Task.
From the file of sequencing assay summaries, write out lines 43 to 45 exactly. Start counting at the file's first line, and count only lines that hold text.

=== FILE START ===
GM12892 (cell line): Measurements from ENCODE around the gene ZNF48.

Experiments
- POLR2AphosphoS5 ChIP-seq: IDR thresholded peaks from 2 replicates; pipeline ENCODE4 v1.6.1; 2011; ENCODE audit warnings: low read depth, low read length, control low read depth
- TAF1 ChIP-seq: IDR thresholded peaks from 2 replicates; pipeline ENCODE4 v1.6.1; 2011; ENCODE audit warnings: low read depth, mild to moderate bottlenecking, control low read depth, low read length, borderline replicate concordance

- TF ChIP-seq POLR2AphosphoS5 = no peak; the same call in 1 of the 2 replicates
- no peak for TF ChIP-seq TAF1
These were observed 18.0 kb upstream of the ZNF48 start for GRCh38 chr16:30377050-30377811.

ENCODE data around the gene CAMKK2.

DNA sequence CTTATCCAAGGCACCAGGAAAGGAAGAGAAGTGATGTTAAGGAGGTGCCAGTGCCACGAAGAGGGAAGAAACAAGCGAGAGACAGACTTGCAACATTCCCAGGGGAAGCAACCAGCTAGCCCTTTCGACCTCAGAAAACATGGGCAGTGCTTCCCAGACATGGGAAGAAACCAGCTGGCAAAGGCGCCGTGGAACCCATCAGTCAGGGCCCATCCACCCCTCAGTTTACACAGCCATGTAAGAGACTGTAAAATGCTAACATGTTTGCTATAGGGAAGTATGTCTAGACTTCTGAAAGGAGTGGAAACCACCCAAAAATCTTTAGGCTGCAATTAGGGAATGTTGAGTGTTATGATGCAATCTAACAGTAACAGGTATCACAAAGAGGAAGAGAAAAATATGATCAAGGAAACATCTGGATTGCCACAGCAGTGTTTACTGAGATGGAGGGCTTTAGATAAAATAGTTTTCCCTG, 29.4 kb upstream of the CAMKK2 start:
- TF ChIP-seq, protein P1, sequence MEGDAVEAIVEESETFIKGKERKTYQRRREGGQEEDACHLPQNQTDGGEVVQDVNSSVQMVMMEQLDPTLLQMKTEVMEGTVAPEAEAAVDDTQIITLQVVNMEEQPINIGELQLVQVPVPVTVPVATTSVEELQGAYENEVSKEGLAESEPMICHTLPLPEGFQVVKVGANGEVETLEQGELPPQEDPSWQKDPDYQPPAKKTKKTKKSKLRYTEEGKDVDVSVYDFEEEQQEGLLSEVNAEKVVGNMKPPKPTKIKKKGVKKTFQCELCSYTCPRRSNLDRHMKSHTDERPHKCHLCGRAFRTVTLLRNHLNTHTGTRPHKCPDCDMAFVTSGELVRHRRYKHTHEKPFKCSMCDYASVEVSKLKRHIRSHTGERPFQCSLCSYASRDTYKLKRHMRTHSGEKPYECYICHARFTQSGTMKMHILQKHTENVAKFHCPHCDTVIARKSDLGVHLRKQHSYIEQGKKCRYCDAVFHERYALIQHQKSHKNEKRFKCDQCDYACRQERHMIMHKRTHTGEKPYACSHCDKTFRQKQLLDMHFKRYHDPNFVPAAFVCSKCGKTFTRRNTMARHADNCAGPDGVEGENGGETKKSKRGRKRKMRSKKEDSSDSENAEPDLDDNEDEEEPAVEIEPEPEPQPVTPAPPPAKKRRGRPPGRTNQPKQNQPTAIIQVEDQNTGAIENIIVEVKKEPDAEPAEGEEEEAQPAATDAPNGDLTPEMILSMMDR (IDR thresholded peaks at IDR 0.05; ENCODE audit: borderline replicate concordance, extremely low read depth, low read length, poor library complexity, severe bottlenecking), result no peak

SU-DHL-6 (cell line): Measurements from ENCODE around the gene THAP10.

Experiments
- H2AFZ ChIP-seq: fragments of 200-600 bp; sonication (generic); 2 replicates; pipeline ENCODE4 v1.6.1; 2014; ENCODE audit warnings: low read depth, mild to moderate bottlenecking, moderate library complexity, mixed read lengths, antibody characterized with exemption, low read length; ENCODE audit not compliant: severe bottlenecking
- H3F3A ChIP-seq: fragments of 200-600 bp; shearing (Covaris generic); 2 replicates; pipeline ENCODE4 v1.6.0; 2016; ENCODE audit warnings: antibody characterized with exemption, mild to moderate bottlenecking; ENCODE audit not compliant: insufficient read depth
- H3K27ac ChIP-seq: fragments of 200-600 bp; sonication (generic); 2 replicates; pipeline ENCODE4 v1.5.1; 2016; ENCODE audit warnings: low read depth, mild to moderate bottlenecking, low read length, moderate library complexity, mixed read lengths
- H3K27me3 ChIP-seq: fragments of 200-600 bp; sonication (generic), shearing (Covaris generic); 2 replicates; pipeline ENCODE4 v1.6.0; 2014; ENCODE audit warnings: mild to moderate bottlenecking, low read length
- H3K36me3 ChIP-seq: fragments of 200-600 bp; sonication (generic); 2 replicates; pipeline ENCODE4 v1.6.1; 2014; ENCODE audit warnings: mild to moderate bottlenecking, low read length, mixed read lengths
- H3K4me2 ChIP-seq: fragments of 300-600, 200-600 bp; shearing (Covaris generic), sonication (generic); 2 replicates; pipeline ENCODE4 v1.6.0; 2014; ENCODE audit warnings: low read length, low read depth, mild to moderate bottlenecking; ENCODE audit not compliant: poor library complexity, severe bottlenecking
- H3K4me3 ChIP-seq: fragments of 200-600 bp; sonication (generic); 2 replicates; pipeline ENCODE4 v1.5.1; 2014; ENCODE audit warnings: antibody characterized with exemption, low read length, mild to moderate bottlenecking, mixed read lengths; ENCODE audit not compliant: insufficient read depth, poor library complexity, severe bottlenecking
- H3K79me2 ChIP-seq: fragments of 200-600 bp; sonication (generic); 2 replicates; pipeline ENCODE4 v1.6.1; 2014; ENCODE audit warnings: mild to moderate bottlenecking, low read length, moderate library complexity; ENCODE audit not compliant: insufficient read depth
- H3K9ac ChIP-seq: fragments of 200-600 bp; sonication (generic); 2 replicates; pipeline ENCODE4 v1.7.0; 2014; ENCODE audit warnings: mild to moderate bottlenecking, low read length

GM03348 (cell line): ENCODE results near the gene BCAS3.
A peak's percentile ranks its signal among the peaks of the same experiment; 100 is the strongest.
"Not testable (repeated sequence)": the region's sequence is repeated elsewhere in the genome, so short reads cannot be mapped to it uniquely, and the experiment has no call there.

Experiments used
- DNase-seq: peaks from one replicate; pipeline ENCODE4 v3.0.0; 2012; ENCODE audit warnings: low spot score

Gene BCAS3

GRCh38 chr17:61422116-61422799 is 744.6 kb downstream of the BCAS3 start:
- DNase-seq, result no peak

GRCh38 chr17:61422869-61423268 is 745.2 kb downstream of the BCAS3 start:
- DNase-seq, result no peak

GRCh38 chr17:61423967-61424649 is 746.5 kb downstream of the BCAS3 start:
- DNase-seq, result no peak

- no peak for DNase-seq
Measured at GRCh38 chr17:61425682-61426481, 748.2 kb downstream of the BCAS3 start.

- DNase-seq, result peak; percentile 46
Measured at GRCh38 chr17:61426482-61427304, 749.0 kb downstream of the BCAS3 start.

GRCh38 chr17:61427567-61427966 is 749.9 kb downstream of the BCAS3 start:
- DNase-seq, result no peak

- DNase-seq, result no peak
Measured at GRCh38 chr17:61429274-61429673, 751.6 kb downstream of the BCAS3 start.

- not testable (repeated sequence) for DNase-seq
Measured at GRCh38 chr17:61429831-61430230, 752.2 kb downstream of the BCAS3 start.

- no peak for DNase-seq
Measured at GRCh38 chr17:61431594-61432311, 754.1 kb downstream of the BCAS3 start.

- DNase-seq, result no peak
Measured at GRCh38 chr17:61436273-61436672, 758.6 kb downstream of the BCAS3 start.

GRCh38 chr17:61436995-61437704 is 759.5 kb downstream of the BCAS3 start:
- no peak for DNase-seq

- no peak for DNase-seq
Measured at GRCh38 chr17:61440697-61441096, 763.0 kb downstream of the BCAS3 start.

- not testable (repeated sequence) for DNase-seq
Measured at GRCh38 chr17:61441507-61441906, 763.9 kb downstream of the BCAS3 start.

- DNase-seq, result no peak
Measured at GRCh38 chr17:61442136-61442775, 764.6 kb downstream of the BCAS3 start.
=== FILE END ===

Measured at GRCh38 chr17:61429831-61430230, 752.2 kb downstream of the BCAS3 start.

- no peak for DNase-seq
Measured at GRCh38 chr17:61431594-61432311, 754.1 kb downstream of the BCAS3 start.